Even a year ago, the TDD flavor of LTE was at least two years behind its FDD cousin and very much the junior partner.
But the eagerness of vendors to access the dollars of chief backer China Mobile, as well as others including Reliance Infotel in India and Clearwire in the US, has accelerated their R&D roadmaps and the technology is close to full commercial availability.
It is particularly being eyed as a standard which can be adapted more flexibly than FD-LTE to take advantage of underused spectrum, including unlicensed frequencies and the 3.5GHz band, and to support new business models, such as machine-to-machine and data-intensive services for business.
One way to extend LTE into bands where it does not sit comfortably in its current forms is to use license exempt spectrum. Deploying LTE in such bands is increasingly discussed as a way to maximize capacity and simplify data offload from licensed networks. As regulators in the US and Europe become friendly towards one of the (mainly) license exempt options, the white spaces in TV bands, Huawei has produced a TD-LTE system for the frequencies from deep in its laboratories.
The vendor said it had been working on the technology for two years but had not publicized it. However, supporters of the TDD version of LTE – which will underpin China Mobile's 4G roll-out in future, among others – see an opportunity to extend its influence by pushing it into unconventional bands, even if FD-LTE remains dominant in the “classic” mobile broadband frequencies such as 1.8GHz, where most spectrum is still being allocated on a paired basis.
Huawei's trial platform is called TVWS (TV White Space) LTE TDD and it is now embarking on field tests, particularly with an eye to interference problems with incumbent broadcasters or wireless microphone users. The trial is scheduled to be completed in mid-2012.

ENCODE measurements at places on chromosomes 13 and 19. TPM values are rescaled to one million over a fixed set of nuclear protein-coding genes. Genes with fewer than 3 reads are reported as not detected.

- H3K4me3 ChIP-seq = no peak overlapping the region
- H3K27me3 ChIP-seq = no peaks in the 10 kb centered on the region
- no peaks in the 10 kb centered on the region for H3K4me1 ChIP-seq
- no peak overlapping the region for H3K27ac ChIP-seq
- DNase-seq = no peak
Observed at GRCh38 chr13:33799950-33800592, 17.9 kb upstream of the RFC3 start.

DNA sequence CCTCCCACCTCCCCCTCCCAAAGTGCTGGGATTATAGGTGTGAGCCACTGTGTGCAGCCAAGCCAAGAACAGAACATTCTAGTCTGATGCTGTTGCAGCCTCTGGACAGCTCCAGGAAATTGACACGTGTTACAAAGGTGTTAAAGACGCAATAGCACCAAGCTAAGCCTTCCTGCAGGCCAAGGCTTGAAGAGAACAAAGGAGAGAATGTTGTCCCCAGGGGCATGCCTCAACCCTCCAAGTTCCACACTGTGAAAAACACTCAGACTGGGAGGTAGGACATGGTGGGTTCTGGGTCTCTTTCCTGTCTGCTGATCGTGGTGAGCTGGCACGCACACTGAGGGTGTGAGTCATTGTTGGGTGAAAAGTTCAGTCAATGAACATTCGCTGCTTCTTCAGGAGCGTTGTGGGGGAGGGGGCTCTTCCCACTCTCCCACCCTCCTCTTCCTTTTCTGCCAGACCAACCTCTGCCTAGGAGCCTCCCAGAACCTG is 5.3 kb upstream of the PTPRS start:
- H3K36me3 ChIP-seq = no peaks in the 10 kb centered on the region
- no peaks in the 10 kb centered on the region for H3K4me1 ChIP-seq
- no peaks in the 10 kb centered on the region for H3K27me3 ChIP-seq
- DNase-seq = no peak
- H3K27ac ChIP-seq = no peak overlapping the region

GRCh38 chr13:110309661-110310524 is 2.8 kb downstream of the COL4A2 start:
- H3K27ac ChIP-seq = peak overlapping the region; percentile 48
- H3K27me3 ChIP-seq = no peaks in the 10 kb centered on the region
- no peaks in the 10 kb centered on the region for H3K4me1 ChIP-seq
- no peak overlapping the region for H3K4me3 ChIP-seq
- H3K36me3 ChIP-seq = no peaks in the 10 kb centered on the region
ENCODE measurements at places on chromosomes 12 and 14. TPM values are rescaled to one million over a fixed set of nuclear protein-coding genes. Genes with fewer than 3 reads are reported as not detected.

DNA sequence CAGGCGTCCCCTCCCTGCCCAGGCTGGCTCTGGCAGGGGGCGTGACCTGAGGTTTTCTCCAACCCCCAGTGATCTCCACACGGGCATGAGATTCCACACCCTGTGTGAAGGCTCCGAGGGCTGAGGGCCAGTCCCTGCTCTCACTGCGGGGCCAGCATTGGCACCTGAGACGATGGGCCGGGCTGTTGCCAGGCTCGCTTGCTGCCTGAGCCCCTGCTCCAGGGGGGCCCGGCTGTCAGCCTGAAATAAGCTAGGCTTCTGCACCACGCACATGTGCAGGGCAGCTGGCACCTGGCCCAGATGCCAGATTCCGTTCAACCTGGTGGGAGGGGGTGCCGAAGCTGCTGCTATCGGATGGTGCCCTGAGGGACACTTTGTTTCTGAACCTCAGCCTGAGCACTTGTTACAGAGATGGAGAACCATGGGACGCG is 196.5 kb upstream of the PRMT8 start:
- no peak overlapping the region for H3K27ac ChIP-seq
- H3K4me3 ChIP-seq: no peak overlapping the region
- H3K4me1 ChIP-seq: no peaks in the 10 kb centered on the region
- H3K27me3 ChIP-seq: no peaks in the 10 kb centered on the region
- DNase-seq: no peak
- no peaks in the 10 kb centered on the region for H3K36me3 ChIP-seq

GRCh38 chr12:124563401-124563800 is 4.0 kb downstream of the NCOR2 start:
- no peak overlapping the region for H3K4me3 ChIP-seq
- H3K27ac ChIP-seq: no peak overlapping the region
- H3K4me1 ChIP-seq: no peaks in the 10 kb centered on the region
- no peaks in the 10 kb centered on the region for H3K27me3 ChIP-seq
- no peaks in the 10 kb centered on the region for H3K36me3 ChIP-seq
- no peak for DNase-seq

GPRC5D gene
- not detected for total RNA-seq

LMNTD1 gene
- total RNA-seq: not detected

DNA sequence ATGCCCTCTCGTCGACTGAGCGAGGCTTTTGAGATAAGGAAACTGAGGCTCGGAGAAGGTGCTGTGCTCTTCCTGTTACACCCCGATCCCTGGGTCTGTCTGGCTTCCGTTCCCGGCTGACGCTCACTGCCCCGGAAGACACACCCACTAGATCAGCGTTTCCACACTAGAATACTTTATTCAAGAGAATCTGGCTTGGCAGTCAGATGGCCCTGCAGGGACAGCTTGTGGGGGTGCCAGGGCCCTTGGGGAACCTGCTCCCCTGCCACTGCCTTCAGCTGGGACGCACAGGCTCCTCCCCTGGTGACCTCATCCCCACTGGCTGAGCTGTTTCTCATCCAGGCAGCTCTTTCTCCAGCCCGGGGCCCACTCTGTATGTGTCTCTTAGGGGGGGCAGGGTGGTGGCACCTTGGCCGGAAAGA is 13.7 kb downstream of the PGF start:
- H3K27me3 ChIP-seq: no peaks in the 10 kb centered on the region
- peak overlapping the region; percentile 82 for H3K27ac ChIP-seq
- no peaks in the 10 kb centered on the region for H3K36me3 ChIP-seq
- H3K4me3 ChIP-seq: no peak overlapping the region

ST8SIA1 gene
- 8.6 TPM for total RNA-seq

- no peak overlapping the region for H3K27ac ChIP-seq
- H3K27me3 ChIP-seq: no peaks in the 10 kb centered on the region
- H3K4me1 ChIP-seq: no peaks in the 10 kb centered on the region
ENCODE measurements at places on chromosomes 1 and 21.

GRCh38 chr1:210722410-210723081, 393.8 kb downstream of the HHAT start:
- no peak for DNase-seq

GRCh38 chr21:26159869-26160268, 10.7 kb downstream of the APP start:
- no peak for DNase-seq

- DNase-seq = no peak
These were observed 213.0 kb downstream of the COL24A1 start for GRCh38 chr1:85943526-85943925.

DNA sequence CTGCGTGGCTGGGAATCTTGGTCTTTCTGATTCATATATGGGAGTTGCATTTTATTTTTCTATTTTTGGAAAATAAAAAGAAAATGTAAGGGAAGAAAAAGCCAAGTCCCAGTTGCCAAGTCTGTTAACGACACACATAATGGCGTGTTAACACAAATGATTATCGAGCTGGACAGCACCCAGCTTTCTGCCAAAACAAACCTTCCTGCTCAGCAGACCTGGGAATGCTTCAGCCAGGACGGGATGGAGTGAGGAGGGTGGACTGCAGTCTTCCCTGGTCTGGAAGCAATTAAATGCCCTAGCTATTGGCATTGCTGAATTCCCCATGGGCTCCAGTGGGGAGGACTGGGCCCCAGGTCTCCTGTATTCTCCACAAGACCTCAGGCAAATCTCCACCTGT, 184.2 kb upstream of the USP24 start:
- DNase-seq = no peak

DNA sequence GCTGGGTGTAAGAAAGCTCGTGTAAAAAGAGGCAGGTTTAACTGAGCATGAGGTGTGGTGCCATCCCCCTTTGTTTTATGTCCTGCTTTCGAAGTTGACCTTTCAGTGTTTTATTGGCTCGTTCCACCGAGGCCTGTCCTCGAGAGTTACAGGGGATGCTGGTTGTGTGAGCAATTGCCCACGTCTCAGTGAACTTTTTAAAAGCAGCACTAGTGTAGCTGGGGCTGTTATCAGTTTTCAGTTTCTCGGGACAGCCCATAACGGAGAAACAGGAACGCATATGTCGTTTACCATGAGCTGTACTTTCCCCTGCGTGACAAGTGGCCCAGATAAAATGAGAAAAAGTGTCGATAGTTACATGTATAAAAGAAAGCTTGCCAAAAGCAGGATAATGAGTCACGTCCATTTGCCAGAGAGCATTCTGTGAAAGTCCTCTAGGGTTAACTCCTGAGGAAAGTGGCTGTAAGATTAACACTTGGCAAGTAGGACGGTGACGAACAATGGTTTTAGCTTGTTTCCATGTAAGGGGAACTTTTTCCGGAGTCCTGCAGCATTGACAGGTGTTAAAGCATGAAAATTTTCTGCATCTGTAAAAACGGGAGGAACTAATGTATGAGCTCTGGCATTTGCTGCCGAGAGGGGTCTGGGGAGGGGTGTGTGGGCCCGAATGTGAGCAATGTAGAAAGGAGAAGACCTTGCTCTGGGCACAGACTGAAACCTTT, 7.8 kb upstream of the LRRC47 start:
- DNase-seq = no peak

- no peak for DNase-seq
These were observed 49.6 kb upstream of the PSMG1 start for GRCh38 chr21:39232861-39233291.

“The LTE TDD system can take full advantage of TVWS bandwidth and enhance spectrum efficiency,” Tan Zhu, director of Huawei's wireless strategy department, states. “This LTE TDD system will benefit network and service providers by offering a combination of strong operation and management capability, a mature industry chain, and variety of deployment scenarios.”
As with other sub-1GHz spectrum options, the key attraction is that fewer cell sites are needed, reducing the cost of covering sparsely populated areas, and low frequencies also deliver good indoor penetration. So far, most technologies tested in the white spaces have been akin to Wi-Fi, as pushed by backers like Microsoft and Google. Other pioneers like the UK's Neul are focusing on applications like machine-to-machine communications, which will not come up against the capacity limitations of the spectrum in the same way as mobile broadband.
Meanwhile, a new joint venture between VelaTel Global Communications (previously the Wimax operator Chinatel) and NGSN (Next Generation Special Network Communication Technology, is showcasing how TD-LTE can be adapted to innovative business models even when most mainstream consumer services are running in the paired FDD frequencies. The pair plan to build and operate a TD-LTE network to support business-to-business services, initially in China.
NGSN has a valued added services license to provide location-based and other information offerings in China, while VelaTel has spectrum and commercial broadband wireless networks in several regions, as well as in other emerging markets such as Peru. It already has a strong vendor partnership, including financing deals, with ZTE, which will supply the new TD-LTE plans, starting with the north eastern province of Heilongjiang.
The first focus will be on navigation and location services, but the companies plan later to expand into other applications as well as other Chinese regions. There will be no attempt to address retail consumers though, according to VelaTel’s CEO George Alvarez, because of the “attendant challenges of marketing budgets and competition with other carriers for subscribers.”
Instead, like other 4G start-ups such as LightSquared, the new venture will pursue a wholesale and B2N strategy, with NGSN acting as the first “anchor tenant.” As well as its own services for corporations, it will help enlist other customers among enterprises and vertical services suppliers.
The network could have potential in home automation, smart grid, environmental protection, industrial automation, healthcare, precision agriculture, public security and video surveillance, said NGSN’s general manager Lu Bin.